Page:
Seems good. You got an upvote (+1) :) –  Anto Jun 2 '11 at 10:55

Generally Mercurial is easier to learn than Git

So use Mercurial (Hg) if you want to learn distributed version control and get your pet project off the ground real quick.

Online services such as BitBucket offer the same features as GitHub for collaborative projects.

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Bitbucket is really cool, thank you. –  Vladimir Ivanov May 19 '11 at 11:36
I wouldn't say if you want to get your projects off the ground quick, I would say if you want a simplified DVCS solution. –  Josh K May 19 '11 at 14:13

We used SVN, than migrated to MERCURIAL and recently to GIT. Git has some immediate advantages over hg: stashing and the index (simpler atomic commits). Than you'll appreciate the easy branching. You will regret git and miss hg when something goes wrong or when you need to deeply understand some concept like "rebasing" or "fast forwarding". I really hate to have to dig into the options madness of git when I need to do something trivial like "svn revert"... In conclusion: git does too much for the majority of projects that are using it and the learning curve is too steep. (ah, and I really laugh when "git stat" says "Did you mean status?" - I know, alias, I know...)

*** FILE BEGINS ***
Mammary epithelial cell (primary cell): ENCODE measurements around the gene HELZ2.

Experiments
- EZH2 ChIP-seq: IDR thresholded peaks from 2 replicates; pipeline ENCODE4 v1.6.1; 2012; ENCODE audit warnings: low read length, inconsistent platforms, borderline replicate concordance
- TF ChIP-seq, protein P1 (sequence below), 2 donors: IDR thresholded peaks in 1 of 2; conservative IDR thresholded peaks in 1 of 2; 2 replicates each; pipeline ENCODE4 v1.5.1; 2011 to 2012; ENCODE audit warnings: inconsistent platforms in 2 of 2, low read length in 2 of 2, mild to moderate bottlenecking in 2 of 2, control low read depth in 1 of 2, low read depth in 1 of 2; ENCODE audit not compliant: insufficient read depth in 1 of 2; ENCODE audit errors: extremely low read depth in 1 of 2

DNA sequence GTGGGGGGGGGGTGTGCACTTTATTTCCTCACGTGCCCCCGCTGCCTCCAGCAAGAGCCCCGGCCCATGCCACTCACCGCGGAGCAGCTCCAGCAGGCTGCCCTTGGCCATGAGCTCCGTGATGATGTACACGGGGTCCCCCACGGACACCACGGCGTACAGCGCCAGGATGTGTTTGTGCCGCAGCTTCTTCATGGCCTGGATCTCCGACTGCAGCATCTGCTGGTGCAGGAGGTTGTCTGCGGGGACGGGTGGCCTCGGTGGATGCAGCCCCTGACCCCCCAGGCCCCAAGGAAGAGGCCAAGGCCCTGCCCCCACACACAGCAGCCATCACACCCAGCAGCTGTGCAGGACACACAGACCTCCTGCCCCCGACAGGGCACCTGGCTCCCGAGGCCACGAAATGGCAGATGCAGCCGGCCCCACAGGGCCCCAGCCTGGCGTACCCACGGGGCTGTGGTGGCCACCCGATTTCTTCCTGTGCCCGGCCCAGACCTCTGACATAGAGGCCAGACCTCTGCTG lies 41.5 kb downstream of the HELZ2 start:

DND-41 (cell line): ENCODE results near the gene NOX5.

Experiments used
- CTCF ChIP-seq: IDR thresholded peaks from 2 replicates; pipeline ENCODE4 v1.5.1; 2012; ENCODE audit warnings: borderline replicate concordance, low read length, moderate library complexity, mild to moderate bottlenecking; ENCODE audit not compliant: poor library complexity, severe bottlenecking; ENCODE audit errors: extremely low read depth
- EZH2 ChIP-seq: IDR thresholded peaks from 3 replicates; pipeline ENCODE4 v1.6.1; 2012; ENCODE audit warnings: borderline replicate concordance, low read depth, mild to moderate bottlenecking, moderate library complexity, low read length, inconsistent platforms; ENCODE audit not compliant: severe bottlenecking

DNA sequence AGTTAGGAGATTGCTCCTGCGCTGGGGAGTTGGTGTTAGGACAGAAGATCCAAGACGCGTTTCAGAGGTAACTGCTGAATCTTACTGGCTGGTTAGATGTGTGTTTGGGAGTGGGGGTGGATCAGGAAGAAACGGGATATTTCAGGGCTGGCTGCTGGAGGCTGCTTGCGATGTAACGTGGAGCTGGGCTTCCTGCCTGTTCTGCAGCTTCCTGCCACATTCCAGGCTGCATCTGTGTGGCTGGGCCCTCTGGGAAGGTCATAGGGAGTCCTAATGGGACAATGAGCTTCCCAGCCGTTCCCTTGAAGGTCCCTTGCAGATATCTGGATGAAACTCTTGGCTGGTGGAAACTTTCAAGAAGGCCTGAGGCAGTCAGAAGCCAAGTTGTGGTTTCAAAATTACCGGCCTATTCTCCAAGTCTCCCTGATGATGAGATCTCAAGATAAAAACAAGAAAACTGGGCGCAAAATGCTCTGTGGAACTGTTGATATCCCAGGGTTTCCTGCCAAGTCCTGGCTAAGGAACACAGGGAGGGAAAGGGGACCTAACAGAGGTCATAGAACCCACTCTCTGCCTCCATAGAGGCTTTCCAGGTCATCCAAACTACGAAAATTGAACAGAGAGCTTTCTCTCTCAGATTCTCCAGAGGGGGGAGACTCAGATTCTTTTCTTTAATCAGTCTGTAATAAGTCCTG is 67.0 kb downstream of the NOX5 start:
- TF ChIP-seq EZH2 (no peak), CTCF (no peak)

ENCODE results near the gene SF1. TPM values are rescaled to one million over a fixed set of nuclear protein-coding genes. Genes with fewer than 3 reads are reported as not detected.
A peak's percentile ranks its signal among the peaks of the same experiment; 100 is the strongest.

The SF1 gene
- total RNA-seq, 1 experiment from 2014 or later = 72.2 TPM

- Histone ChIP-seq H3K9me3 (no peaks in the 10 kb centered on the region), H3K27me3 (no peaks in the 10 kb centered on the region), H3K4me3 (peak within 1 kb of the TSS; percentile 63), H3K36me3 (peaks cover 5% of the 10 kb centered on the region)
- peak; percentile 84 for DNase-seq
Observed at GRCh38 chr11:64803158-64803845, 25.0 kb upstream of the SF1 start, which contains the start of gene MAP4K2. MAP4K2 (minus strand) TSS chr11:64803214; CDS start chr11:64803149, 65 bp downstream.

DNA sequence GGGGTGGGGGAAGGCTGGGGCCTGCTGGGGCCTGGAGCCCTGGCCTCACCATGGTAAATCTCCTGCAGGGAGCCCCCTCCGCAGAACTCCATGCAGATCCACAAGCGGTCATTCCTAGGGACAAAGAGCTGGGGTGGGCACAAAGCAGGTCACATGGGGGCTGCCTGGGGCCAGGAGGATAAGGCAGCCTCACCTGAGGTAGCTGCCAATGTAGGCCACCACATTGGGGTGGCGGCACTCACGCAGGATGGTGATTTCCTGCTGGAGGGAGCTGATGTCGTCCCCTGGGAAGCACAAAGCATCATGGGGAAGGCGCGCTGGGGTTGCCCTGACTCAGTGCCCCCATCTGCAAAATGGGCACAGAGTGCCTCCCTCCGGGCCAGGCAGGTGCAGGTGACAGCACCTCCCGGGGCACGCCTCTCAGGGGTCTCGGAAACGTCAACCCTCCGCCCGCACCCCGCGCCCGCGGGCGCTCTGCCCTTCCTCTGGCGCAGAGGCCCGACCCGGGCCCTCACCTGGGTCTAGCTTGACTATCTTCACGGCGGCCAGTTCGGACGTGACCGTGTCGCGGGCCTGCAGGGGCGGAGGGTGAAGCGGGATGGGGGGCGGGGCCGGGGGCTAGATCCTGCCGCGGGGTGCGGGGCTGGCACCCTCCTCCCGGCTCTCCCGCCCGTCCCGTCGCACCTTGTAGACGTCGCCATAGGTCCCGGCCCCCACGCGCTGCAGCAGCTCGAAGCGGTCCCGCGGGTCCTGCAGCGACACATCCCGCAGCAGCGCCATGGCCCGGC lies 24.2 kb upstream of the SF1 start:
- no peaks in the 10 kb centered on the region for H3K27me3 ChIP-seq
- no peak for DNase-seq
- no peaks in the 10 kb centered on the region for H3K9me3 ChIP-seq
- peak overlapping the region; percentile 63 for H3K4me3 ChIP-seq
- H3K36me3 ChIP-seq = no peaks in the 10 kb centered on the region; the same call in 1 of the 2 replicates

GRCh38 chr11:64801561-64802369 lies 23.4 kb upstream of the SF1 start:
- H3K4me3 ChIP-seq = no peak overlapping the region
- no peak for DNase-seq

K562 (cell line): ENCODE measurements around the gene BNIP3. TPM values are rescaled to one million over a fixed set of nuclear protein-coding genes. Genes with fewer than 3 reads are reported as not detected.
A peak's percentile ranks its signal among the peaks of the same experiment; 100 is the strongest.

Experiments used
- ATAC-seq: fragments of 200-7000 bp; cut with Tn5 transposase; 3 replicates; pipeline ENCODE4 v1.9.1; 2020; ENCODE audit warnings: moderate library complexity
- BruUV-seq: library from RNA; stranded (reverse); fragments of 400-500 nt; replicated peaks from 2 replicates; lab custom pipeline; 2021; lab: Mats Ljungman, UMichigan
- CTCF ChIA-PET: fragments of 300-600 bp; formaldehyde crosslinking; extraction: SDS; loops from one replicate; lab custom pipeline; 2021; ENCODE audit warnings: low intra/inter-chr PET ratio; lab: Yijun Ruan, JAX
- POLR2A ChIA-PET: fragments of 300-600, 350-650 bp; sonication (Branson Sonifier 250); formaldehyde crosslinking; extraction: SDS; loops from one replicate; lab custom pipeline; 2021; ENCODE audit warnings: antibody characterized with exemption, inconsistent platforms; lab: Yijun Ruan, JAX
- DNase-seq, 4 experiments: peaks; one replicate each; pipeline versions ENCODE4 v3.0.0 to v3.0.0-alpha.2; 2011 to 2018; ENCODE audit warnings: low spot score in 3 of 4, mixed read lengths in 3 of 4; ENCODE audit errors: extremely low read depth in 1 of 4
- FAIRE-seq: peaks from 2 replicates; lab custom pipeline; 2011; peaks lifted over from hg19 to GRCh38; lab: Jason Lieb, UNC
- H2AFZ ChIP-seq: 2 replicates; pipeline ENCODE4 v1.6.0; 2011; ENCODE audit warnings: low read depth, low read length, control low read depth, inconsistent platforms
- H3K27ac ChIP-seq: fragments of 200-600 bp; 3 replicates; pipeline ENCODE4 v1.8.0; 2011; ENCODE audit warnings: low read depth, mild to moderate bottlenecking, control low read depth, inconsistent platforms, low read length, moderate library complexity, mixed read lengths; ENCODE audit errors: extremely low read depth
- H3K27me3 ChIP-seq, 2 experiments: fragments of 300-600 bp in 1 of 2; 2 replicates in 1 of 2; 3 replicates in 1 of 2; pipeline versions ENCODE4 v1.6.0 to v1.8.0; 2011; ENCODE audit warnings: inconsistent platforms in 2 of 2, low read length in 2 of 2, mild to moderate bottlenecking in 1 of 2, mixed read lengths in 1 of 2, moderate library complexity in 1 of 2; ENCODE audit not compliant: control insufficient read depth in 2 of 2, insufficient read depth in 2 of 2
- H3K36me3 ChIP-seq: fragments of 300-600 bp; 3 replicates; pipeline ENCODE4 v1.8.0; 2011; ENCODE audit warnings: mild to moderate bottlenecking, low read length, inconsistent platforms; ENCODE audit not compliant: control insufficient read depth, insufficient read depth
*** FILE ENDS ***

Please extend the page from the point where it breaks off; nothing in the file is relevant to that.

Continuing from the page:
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You can stash with the attic extension and commit individual changes (cherrypick) with record. –  olt May 20 '11 at 17:56
Both rebasing and fast-forwarding become obvious concepts once you start to look at git as at a system that manages a sequence of patches, as opposed to a system that records points in history. Reordering history is weird; reordering patches without breaking things is not. –  9000 Sep 18 at 13:34

For some time, Mercurial worked better on Windows than Git did, and that was a reason to use Mercurial. It's also generally easier to get into.

Both Mercurial and Git will do pretty much what you want with a DVCS. There are differences, but they're unlikely to matter in day-to-day operations for most people. Learn one first to get the concepts down, then you can learn how to use the other quickly whenever you need or want to.

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I think it all depends what platform you use. I decided on using git on PHP project that I knew everyone was using *nix because they had no problems typing in commands in.